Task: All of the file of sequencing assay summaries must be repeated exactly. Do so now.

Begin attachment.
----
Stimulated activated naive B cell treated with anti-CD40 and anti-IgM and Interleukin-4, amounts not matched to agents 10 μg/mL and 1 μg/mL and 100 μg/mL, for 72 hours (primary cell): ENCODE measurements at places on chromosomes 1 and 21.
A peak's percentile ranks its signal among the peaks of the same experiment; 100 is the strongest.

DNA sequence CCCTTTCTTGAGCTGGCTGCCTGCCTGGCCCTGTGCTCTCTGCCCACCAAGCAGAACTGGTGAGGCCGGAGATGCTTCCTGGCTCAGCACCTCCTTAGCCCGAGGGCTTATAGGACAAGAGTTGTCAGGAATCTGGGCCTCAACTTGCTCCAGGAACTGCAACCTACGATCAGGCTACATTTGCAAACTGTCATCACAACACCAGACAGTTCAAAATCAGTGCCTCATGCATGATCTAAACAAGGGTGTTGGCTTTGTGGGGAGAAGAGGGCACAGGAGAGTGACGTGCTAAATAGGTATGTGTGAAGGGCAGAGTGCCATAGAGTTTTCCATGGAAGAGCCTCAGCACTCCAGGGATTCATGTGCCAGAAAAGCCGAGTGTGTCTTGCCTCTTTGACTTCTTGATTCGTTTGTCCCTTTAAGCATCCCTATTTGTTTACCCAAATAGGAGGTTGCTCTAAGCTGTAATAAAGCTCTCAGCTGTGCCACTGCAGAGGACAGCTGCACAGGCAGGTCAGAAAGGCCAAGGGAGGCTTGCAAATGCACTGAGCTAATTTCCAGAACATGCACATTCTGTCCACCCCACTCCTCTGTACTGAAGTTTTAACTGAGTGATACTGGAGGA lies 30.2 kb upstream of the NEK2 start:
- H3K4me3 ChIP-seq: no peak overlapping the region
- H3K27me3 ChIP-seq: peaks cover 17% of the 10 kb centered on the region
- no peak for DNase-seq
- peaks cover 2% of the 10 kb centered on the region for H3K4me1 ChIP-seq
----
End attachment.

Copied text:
Stimulated activated naive B cell treated with anti-CD40 and anti-IgM and Interleukin-4, amounts not matched to agents 10 μg/mL and 1 μg/mL and 100 μg/mL, for 72 hours (primary cell): ENCODE measurements at places on chromosomes 1 and 21.
A peak's percentile ranks its signal among the peaks of the same experiment; 100 is the strongest.

DNA sequence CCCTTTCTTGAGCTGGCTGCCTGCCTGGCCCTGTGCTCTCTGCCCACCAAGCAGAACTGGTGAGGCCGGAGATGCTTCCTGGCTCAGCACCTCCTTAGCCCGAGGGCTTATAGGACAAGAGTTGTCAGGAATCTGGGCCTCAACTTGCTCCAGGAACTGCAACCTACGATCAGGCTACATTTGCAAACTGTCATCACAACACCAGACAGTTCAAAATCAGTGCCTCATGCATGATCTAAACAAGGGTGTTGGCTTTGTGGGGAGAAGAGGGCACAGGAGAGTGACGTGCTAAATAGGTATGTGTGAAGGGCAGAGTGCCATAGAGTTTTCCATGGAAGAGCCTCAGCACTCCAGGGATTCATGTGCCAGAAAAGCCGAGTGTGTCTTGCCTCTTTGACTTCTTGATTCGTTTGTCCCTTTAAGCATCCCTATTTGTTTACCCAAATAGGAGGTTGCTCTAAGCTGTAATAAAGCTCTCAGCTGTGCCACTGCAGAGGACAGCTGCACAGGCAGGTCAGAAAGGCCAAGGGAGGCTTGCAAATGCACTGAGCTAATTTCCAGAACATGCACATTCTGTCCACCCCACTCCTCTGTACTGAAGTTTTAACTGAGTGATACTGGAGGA lies 30.2 kb upstream of the NEK2 start:
- H3K4me3 ChIP-seq: no peak overlapping the region
- H3K27me3 ChIP-seq: peaks cover 17% of the 10 kb centered on the region
- no peak for DNase-seq
- peaks cover 2% of the 10 kb centered on the region for H3K4me1 ChIP-seq